Minneapolis, MN (April 5, 2022)—This year’s Grammy Awards broadcast was exciting as always, but for many viewers of Minneapolis CBS affiliate WCCO, the newscast that aired after the gala had even more musical impact, as the station announced it had discovered “lost” footage in its vaults—a vintage interview with an 11-year-old student who would grow up to become the musical icon Prince. Finding that interview, stored away for 52 years, and recovering its audio was no simple effort, however. The footage “probably had not been viewed since the time it aired on the evening news,” says Tom Oszman, the audio pro who recovered sound from the archival film stock.
Back in April, 1970, Minneapolis faced a teachers strike; gathering interviews for the station, a reporter grabbed soundbites from local kids on the city’s Northside, resulting in 13 minutes of raw film that included comments from an unnamed—yet strikingly familiar—young boy who spoke out in support of the educators. The story aired and then was soon locked away in the channel’s vaults.
Fast-forward more than half a century to March, 2022 and the same district faced another teachers strike. Aiming to illustrate the history behind the current-day walk-out, WCCO production manager Matt Liddy dug through the station’s archives, found the 1970 footage and checked if there was anything of use for the modern-day story. What he found surprised him.
Immediately, the young student caught Liddy’s eye, to the point that Liddy started showing the footage to other people and asking if the kid seemed strangely familiar. Given that Prince grew up in that area, it was entirely possible the child was in fact the future star, but there was no way to know for sure. Complicating matters, no one could hear the interview—the station didn’t have the right equipment to play the film’s audio.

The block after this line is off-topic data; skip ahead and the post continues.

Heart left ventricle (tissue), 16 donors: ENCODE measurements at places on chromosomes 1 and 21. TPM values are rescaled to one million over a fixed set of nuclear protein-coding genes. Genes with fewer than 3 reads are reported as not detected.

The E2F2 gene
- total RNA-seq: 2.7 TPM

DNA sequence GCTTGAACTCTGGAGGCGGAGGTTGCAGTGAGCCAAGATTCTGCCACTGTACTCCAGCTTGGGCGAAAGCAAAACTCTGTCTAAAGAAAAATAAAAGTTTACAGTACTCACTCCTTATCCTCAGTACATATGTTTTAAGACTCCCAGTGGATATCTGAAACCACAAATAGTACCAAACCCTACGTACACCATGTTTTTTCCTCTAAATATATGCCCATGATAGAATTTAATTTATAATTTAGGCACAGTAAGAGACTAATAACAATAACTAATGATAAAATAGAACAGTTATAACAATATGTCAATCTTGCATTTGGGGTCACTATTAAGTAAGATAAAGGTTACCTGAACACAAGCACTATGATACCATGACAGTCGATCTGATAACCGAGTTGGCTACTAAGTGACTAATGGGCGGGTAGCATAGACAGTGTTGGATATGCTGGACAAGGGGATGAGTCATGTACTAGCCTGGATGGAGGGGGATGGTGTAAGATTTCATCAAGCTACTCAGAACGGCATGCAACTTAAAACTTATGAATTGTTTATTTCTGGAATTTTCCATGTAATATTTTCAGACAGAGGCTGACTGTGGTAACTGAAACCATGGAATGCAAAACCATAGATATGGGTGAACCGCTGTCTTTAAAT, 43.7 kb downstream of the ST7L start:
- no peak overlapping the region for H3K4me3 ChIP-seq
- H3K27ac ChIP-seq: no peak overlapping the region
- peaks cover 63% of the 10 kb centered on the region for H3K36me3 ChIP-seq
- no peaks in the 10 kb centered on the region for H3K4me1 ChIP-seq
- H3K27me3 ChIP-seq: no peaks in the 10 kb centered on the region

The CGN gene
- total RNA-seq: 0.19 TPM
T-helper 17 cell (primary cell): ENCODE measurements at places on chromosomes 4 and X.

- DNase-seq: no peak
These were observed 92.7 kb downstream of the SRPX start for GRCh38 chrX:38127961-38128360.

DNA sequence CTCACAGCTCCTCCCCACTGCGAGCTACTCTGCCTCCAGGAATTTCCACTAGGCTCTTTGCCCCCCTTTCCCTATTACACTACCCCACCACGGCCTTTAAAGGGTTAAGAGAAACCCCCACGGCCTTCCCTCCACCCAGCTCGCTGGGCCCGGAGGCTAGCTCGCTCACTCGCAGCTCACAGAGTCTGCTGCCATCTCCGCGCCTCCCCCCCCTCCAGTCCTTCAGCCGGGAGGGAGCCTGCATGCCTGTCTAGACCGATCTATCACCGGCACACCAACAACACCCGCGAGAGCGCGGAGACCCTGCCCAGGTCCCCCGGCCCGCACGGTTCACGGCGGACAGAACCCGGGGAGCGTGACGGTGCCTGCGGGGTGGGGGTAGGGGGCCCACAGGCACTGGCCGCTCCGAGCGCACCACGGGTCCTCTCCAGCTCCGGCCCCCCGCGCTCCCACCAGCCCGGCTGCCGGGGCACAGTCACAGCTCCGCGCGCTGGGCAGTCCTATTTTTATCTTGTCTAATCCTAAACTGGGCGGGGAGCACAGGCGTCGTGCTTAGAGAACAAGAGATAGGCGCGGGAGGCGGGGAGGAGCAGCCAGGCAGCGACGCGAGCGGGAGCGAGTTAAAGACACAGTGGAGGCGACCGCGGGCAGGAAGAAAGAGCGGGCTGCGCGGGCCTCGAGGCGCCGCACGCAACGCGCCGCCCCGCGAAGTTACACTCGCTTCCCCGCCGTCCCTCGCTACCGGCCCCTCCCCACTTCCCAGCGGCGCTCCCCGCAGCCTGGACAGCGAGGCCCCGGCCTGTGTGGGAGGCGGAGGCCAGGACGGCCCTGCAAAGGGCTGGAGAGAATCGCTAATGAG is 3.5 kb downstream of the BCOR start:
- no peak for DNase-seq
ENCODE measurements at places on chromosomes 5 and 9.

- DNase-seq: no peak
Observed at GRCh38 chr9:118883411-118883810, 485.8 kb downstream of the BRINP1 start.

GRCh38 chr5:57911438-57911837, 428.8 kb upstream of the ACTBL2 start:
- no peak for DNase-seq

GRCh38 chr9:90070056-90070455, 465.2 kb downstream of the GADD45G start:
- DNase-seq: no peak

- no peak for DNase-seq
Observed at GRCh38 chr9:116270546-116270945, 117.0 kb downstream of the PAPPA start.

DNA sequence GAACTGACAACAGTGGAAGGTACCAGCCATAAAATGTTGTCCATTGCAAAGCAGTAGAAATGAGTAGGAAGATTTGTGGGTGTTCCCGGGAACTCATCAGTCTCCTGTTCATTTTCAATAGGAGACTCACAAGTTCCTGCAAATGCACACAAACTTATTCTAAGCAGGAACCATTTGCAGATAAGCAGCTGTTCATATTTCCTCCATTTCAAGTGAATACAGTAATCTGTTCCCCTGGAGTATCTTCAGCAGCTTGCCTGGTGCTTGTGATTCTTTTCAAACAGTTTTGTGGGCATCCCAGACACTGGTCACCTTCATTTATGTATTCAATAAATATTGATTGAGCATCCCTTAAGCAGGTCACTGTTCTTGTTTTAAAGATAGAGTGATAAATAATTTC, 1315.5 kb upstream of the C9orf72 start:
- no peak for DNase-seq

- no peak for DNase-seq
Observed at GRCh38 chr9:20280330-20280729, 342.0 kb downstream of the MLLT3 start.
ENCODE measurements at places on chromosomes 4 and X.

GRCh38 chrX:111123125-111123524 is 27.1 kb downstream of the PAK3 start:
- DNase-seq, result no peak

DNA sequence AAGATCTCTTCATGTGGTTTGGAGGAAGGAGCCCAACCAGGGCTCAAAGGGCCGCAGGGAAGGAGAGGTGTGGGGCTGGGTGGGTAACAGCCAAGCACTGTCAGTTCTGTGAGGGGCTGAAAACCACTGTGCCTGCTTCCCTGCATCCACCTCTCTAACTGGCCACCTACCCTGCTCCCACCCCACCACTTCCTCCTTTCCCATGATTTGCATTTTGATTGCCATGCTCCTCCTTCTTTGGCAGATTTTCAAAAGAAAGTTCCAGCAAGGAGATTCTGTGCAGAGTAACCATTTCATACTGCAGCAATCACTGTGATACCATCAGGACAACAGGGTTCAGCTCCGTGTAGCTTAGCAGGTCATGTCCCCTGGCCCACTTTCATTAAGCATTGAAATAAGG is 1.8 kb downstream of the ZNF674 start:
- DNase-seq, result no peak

“To get the audio off the Prince film,” Liddy tells Mix, “WCCO went to a gentleman named Tom Oszman.” A long-time journalist and filmmaker, Oszman is the curator of TCMediaNow, a non-profit dedicated to preserving analog film, audio and video that helps illustrate the region’s history. While the organization started as a YouTube channel in 2009, it eventually grew to the point where today, it digitizes hundreds of hours of video a week.
“The film was over 50 years old and probably had not been viewed since the time it aired on the evening news,” says Oszman. “When I did the project a few weeks ago and provided it back to WCCO, I lightly viewed the subjects being interviewed as I was pressed for time to get the project complete to provide to WCCO for their strike coverage.”
When the station gave Oszman the film, no one mentioned the theory of who the young, side-glancing kid might be, and the archivist readily admits that since he was under a tight deadline, the child escaped his notice, too. “I did not know or even think that it was Prince, as he was referred to as ‘Skipper.’ I do thousands of reels and video tapes a year, and this was probably one of the greatest accidental discoveries that happened right in front of me—without even knowing it.”
While the WCCO team had hoped the audio would reveal the reporter asking the child’s name, that didn’t happen, so Liddy and news anchor Jeff Wagner had to do more research, eventually tracking down some of the artist’s childhood friends and playing the footage to them. With their tearful confirmation that the kid in question was the future superstar, WCCO now has the first on-camera interview ever—and surely among the earliest recordings—of Prince.